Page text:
Shyamal Banerjee/Mint
Shyamal Banerjee/Mint

They say the Sensex will touch 40,000. Will it?

Watch the value of the market rather than punt about its levels

They’re saying that the Sensex will touch 12,000?" She said in a hushed whisper. It is 2005 and I am talking to a senior citizen couple who have come as guests to get their financial plan made in my first television show called Show Me the Money with NDTV. I remember being unhappy with their 100% stock allocation at a time when their had unmet lifestyle costs. I had wanted a rejig of the portfolio towards some regular income products while leaving at least half the portfolio in stocks. But the thought that the markets will keep rising kept them from doing anything about their portfolio. The next decade saw the same index soar to just over 20,000 in January 2008, then drop like a stone in water to just over 8,000, 14 months later in March 2009. The Sensex is flying at almost 25,000 now and the question remains the same, with just a change in value. “They say the Sensex will go to 40,000 soon; will it?"

My answer remains the same—don’t watch the index; it tells you almost nothing. At its very simplest, a stock market index is an average reflection of the prices of 30 or 50 or 100 or 500 stocks. Looking at the index level to invest or sell is uneducated because the information that an index value carries has very little to do with what the future holds. Rising or falling stock market indices simply tell you the direction of the mood in a stock market. To understand this better, let’s look at the price of a single stock. The price of the stock, too, has no information in it to predict the future—it is simply the price somebody is paying for one share to somebody who is selling that one share. Very simplistically, when there are more buyers than sellers, the price begins to rise. How high it will rise depends (again very simplistically) on the value of the share. Which brings us to the question: why does a share have a value at all? Isn’t it a punt where speculators make it go up and down? Speculators may affect share prices in the short term, but the overall direction of prices depends on the ‘value’ of the share.

When you buy a share in a company you are agreeing to take the risk the entrepreneur takes to the extent of your holding in that company. Therefore, it is called ‘share’. You share her risk. If you bought the company’s bonds, you would get a predictable return every year. But when you ‘share’ the risk, both the upside and the downside are much larger.

As an investor, you are hoping that the company you have funded (in however infinitesimal manner) will make profits at an increasing rate. If it makes 1 crore this year, it will make 1.5 crore the next year and 3 crore the year after, and so on. As an investor, you can see your share of profits as earning per share and the company also declares dividend from the profits. If the total number of shares is 100 and the company makes a net profit of 10,000, your one share has ‘earned’ 100 (assume you bought the share for 10). But you don’t get this money in your hand. Now suppose your friend wants to buy your share. Will you sell for 10, or 100, or more?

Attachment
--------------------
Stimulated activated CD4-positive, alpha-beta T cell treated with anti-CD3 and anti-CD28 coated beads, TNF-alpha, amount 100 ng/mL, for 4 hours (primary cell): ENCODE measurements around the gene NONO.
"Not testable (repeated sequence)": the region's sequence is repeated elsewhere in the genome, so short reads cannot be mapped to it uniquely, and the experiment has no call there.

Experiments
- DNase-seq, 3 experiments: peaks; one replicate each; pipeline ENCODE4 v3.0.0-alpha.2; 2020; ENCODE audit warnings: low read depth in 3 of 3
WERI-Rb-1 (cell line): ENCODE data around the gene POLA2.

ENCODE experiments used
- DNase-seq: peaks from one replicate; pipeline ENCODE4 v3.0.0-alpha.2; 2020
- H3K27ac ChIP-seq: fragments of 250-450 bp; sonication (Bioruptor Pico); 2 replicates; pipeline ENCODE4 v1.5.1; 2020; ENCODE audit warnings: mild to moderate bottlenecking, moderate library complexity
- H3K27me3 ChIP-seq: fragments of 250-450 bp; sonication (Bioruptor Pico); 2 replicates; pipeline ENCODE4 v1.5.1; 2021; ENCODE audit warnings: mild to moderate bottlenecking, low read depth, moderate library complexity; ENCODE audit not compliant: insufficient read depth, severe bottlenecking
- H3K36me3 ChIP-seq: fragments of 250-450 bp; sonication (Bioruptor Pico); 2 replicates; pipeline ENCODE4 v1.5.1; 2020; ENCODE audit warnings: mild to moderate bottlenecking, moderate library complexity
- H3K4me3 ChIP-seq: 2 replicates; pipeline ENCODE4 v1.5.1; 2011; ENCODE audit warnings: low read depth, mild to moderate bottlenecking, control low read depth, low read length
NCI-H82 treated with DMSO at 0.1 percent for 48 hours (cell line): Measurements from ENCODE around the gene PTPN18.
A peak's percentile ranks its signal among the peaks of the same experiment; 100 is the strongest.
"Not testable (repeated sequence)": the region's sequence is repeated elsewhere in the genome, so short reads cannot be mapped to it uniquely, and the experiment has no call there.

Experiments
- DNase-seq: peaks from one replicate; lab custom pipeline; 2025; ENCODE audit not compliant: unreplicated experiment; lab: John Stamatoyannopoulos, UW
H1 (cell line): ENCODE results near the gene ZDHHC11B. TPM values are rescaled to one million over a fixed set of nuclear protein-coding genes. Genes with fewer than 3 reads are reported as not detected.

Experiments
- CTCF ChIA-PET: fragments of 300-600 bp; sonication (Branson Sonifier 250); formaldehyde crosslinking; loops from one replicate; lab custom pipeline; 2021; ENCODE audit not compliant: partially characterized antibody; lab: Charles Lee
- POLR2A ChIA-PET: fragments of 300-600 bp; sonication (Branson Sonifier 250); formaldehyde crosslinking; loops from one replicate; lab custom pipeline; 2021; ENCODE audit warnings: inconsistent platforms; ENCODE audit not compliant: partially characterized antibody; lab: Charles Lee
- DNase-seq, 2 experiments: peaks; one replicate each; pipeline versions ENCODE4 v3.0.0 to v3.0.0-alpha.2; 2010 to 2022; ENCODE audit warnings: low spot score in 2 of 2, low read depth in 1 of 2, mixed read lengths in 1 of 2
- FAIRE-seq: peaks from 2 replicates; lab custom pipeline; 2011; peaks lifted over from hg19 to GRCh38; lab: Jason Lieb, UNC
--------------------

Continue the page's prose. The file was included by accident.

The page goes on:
More, right? Because you think that next year, the profit will be 20,000, taking your share of the profit to 200. If you sell at 200, then the ‘valuation’ (price-earnings) of your share is 200 (price) divided by 100 (earning per share), or 2. This means your friend is buying your share knowing that at the current level of profit, it will take him two years to recoup his investment. But she buys at twice the current value hoping for an uptick in profit.

Now expand this example to all the stocks in the index. The absolute value of the index has no information in it for the future direction. The valuation of the index does give a pointer. The current ‘discounting’ or price divided by earning per share of the Sensex is near to its 10-year historical average of 17.8. If prices keep rising without the earnings growing, the market will ‘correct’ and come back to a more reasonable level. But if the earnings grow, there is room for prices to keep rising.

Do you see why markets are up? In the expectation of India being open for business again after a 10-year period of a reversal to the 1970s business-is-bad philosophy. This will eventually translate into profits and earnings growth, which will reflect on the market. So if you really have to watch something, watch the ‘value’ of the market and the prospects of India coming out of the current growth decline rather than punt about stock market levels.

Monika Halan works in the area of financial literacy and financial intermediation policy and is a certified financial planner. She is editor, Mint Money, Yale World Fellow 2011 and on the board of FPSB India. She can be reached at expenseaccount@livemint.com

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